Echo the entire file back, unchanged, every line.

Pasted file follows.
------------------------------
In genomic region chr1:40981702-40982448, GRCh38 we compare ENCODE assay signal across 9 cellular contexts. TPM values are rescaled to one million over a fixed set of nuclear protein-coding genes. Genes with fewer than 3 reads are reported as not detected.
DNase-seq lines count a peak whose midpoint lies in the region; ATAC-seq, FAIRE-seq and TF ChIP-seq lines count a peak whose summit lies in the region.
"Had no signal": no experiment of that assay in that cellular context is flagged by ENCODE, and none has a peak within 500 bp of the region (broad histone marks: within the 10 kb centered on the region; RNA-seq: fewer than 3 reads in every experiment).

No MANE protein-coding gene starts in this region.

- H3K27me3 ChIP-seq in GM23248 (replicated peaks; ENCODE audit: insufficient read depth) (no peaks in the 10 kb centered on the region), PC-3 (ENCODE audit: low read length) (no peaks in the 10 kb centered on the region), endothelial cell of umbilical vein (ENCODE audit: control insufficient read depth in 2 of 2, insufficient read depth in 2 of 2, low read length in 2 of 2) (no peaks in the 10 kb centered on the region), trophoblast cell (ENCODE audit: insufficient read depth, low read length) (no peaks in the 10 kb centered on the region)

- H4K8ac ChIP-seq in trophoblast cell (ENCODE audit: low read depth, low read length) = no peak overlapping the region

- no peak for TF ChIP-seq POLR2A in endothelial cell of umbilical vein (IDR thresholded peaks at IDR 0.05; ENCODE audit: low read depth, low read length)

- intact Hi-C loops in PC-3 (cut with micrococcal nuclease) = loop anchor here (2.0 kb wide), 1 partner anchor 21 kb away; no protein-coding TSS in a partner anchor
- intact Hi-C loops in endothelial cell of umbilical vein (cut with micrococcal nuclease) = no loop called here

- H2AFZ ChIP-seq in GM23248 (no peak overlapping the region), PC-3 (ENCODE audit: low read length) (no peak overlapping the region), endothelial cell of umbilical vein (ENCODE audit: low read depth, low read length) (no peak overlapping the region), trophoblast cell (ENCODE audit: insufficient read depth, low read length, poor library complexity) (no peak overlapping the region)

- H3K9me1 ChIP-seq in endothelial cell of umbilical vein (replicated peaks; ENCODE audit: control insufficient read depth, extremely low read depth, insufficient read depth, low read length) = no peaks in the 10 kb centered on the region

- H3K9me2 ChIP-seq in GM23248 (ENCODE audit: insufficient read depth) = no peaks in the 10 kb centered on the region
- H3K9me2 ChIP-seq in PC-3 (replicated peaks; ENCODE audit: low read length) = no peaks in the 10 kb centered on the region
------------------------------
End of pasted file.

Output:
In genomic region chr1:40981702-40982448, GRCh38 we compare ENCODE assay signal across 9 cellular contexts. TPM values are rescaled to one million over a fixed set of nuclear protein-coding genes. Genes with fewer than 3 reads are reported as not detected.
DNase-seq lines count a peak whose midpoint lies in the region; ATAC-seq, FAIRE-seq and TF ChIP-seq lines count a peak whose summit lies in the region.
"Had no signal": no experiment of that assay in that cellular context is flagged by ENCODE, and none has a peak within 500 bp of the region (broad histone marks: within the 10 kb centered on the region; RNA-seq: fewer than 3 reads in every experiment).

No MANE protein-coding gene starts in this region.

- H3K27me3 ChIP-seq in GM23248 (replicated peaks; ENCODE audit: insufficient read depth) (no peaks in the 10 kb centered on the region), PC-3 (ENCODE audit: low read length) (no peaks in the 10 kb centered on the region), endothelial cell of umbilical vein (ENCODE audit: control insufficient read depth in 2 of 2, insufficient read depth in 2 of 2, low read length in 2 of 2) (no peaks in the 10 kb centered on the region), trophoblast cell (ENCODE audit: insufficient read depth, low read length) (no peaks in the 10 kb centered on the region)

- H4K8ac ChIP-seq in trophoblast cell (ENCODE audit: low read depth, low read length) = no peak overlapping the region

- no peak for TF ChIP-seq POLR2A in endothelial cell of umbilical vein (IDR thresholded peaks at IDR 0.05; ENCODE audit: low read depth, low read length)

- intact Hi-C loops in PC-3 (cut with micrococcal nuclease) = loop anchor here (2.0 kb wide), 1 partner anchor 21 kb away; no protein-coding TSS in a partner anchor
- intact Hi-C loops in endothelial cell of umbilical vein (cut with micrococcal nuclease) = no loop called here

- H2AFZ ChIP-seq in GM23248 (no peak overlapping the region), PC-3 (ENCODE audit: low read length) (no peak overlapping the region), endothelial cell of umbilical vein (ENCODE audit: low read depth, low read length) (no peak overlapping the region), trophoblast cell (ENCODE audit: insufficient read depth, low read length, poor library complexity) (no peak overlapping the region)

- H3K9me1 ChIP-seq in endothelial cell of umbilical vein (replicated peaks; ENCODE audit: control insufficient read depth, extremely low read depth, insufficient read depth, low read length) = no peaks in the 10 kb centered on the region

- H3K9me2 ChIP-seq in GM23248 (ENCODE audit: insufficient read depth) = no peaks in the 10 kb centered on the region
- H3K9me2 ChIP-seq in PC-3 (replicated peaks; ENCODE audit: low read length) = no peaks in the 10 kb centered on the region